Are there any advantage using paid for Internet security software over free one's?

MacP

Veteran
Jun 27, 2008
4,375
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#1
Over the year's I've noticed there are lot's of free Anti Virus/Malware software which bring's me to ask this question. Is there any point still buying paid for security suites like Mcafee or Norton? Or are the free option's just as adequate?

Opinion's please!
 

Brandon

Administrator
Staff member
Nov 8, 2004
15,217
113
63
#2
McAfee and Norton are pure doodoo. I'd recommend getting BitDefender or Kaspersky ... and yes they have many advantages over free software, like ransomware protection, which is a huge problem right now. If you don't want to pay, BitDefender (free version) and Avira are really great free alternatives, just with less options.

If you want to purchase an anti-virus suite, I'd highly recommend getting it from kinguin.net ... I just bought a year for about 8 bucks, as opposed to the normal 60 bucks. https://www.kinguin.net/

They always have deals on software and games. I got Windows 10 Pro for 26 bucks on there as well. It's a great site. :)
 

MjW

Forum Sage
Oct 30, 2006
7,870
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#3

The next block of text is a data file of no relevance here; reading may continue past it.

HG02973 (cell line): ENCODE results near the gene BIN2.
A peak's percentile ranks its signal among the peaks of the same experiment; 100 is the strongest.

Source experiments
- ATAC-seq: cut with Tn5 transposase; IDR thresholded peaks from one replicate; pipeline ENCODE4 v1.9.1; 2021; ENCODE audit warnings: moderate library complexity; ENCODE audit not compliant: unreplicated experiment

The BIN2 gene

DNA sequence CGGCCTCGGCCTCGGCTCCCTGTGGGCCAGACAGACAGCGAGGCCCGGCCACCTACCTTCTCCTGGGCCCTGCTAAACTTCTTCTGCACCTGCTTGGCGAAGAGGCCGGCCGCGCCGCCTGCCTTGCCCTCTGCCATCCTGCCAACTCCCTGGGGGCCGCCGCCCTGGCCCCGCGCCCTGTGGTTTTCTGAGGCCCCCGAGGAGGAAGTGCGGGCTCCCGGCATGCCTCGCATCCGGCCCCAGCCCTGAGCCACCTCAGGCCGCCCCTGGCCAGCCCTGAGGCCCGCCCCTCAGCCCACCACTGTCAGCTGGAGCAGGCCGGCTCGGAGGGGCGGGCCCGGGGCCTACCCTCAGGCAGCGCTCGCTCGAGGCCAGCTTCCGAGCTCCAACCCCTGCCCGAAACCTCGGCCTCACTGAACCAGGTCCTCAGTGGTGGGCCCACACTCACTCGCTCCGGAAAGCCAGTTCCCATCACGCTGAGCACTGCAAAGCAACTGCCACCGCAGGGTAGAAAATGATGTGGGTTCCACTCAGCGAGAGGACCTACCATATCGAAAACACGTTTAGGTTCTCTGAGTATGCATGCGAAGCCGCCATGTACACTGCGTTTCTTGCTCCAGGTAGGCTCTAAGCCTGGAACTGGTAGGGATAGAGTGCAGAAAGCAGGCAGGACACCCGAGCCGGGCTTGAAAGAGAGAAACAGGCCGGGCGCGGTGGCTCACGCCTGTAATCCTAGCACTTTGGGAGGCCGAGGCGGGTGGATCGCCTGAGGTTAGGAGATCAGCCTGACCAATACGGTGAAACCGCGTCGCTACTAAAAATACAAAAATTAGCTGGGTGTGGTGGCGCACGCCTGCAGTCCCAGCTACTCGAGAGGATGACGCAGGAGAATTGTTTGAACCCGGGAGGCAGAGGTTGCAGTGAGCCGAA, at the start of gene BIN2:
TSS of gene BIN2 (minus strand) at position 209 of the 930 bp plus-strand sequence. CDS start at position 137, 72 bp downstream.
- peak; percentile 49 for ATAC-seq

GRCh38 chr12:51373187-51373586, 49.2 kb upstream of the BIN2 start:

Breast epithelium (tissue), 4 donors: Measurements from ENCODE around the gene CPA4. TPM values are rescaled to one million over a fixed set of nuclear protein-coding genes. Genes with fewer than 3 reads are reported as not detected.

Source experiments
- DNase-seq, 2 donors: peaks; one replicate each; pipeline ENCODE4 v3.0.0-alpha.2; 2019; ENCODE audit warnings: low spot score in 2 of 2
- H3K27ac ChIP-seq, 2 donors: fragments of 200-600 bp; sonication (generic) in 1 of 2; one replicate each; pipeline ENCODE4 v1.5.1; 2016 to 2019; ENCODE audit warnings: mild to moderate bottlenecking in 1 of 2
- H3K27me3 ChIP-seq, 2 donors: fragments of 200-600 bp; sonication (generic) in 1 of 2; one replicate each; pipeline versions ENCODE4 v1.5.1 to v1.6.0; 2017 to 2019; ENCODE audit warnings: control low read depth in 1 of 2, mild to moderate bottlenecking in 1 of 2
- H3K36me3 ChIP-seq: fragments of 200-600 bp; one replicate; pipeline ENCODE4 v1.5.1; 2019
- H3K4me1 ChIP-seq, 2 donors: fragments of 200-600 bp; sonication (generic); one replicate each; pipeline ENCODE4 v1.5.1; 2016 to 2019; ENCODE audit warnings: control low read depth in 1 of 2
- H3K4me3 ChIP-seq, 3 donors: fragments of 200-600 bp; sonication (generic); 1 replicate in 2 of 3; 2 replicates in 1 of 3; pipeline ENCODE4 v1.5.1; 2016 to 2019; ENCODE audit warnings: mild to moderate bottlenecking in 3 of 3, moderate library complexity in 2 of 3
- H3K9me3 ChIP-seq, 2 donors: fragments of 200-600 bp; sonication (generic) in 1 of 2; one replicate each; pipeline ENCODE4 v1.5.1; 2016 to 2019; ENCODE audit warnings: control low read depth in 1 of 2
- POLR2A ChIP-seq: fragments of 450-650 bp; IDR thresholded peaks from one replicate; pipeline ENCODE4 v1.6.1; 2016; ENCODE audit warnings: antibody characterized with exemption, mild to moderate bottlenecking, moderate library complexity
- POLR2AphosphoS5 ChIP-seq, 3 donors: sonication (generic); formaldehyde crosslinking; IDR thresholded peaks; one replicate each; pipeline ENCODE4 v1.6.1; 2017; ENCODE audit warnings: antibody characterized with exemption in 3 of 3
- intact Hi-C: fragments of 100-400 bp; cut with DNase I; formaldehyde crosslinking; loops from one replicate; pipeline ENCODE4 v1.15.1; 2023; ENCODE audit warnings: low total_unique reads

Back in my PC years, I always checked the reviews of free antivirus and chose one that suited it me. Coupled with some other free malware tool and common sense I never had a problem.
I was regularly pushing my luck though. Are you a user that does not lurk in shadowy websites, does not test lots of small programs found here and there, and isn't click-happy you could easily get away with the built in protection of Windows 10 or whatever the latest version is.
 

Brandon

Administrator
Staff member
Nov 8, 2004
15,217
113
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#4
Yes, but you don't have to be doing anything shady to be a victim of things like ransomware, which seems to the prime mode of attack these days and is always evolving.
 

keefy

Supreme Veteran
Nov 18, 2007
18,982
206
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The Sock Gap
#5
They often pretend to be antivirus warnings.

Used Eset Nod32 for over a decade. It is a simple program with the default settings being plenty for most users, but you can configure it to be super cautious with lots of complicated advanced options.
I often add dodgy websites and adverts to the URL blocker built in e.g "The Brit/Aussie method"

Norton has come along way since 10 years ago when it was laughed at.

P.S

Most of these PAid for Software have a free trial for a month, so give each on a try and see how you get on. You may be able to go a full year using just various free trials.

I tried KAspersky a year or so ago because I heard good things and fancied a change but I couldn't get on with it, it installed browser addons and the GUI was awful.
 
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